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How Pennsylvania libraries can help relieve some of the sting of inflation

Katie Blackley
90.5 WESA

The library is more than just books.

With inflation at a four-decade high and many households looking to cut down their budgets, local libraries want to remind people in the Lehigh Valley they can help.

“At a time when budgets might be a little bit tight, there are other resources that you can still keep programming available without spending a lot of money,” said Maria Sterner, circulation assistant at the Emmaus Public Library.

In recent years, many public libraries have made more content like ebooks, magazines, audiobooks, and videos available from anywhere through applications like Libby and Hoopla.

“I think it’s specifically great for families because there’s tons of children’s programming on all of these platforms,” Sterner said. “And you can access that at no cost.”

Throughout the pandemic, staffers at the Emmaus library said a lot of people turned to these platforms.

“We definitely noticed an increase in our e-resources,” said Maryellen Kanarr, Emmaus Public Library director. “People who were perhaps hesitant to try e-books, out of desperation, perhaps they did, and they found they liked it.”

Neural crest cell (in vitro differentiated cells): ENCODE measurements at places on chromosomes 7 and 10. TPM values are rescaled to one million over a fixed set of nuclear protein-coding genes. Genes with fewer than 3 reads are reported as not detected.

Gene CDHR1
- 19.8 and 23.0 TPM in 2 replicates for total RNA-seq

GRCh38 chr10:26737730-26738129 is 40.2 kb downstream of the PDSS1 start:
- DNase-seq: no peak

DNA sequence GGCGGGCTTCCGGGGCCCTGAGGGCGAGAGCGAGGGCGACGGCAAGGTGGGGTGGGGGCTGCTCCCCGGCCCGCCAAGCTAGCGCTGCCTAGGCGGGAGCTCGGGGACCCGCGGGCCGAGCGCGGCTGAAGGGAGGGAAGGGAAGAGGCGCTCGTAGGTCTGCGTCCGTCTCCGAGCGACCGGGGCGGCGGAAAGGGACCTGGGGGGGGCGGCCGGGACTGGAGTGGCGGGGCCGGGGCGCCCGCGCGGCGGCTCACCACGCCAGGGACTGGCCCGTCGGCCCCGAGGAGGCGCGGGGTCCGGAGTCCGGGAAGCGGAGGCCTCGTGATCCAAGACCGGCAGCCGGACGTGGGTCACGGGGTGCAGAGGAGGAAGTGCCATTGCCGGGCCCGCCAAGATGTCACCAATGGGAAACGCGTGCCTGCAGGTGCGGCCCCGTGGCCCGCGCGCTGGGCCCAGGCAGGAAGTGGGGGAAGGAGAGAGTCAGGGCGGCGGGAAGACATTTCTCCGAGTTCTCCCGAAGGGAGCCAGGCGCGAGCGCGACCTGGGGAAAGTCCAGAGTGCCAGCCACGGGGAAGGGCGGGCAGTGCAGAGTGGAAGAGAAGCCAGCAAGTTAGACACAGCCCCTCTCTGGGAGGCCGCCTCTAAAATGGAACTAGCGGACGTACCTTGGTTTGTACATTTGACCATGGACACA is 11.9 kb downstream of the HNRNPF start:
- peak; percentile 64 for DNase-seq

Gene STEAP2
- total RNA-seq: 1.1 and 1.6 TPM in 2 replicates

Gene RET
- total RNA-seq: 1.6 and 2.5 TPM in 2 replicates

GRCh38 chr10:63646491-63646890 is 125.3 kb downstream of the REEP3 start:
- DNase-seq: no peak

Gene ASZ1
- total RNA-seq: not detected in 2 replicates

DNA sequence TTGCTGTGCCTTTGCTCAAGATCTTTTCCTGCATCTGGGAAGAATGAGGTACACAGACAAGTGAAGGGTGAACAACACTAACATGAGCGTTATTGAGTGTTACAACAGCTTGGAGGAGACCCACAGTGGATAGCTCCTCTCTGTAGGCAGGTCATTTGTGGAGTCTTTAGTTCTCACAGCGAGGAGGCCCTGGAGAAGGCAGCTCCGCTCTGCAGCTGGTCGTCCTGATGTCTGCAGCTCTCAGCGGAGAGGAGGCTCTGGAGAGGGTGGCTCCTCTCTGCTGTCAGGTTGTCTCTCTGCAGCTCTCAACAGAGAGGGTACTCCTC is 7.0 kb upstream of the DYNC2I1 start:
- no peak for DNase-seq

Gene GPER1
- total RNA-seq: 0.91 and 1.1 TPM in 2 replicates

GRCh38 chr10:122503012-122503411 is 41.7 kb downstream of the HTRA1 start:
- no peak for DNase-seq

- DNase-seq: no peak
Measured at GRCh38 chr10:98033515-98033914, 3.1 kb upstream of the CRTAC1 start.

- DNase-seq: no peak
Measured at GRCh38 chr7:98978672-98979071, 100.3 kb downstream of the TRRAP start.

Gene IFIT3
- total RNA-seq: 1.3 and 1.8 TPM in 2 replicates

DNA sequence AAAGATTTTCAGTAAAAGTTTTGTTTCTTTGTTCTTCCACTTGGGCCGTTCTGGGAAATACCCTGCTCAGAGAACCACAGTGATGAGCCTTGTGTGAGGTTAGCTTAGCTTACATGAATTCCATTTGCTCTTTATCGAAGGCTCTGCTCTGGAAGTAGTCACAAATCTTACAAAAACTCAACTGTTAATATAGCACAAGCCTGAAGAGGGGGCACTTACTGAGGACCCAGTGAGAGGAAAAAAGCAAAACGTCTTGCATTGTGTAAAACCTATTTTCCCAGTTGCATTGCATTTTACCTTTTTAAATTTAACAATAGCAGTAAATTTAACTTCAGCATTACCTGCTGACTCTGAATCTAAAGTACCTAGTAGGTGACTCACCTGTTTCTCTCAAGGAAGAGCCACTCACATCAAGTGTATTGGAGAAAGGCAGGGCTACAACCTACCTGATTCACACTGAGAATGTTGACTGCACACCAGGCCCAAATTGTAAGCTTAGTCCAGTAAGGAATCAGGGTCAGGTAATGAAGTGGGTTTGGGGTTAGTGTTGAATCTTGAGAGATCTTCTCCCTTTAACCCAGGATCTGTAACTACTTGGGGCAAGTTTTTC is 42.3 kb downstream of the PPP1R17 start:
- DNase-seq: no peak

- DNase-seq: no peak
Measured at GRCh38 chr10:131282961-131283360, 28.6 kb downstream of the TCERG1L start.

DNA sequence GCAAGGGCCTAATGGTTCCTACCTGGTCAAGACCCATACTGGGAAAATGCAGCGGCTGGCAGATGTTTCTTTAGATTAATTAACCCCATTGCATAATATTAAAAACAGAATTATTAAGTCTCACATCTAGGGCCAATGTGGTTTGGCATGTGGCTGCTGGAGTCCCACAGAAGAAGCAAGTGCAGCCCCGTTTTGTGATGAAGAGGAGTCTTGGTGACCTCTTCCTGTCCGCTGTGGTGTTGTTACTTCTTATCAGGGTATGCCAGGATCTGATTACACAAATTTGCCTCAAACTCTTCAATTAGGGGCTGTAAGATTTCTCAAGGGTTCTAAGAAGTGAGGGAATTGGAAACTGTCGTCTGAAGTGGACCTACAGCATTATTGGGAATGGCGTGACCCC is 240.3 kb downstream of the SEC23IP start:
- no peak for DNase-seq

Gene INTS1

At the Allentown and Emmaus public libraries, people can be seen reading, working on their own devices, or using the computers for tasks like filling out job applications.

“It’s very important to the area,” said John Pearson, an Allentown Public Library patron.

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Philip Holderith, a research librarian at the Allentown Public Library, said it’s an honor to help the community get the resources they need.

“The point of this library is to make sure that people have access to resources and services at low, low- to no-cost,” Holderith said. “I’m glad to explain things as long as people are willing to listen and learn how to use the different services here.”

Others, of course, still come for what libraries do best.

Nancy Richie says she has come to the Allentown library every two weeks for years — and there are no worries about inflation there.

“The books are free and free is good,” Richie said.

Read more from our partners, WLVR.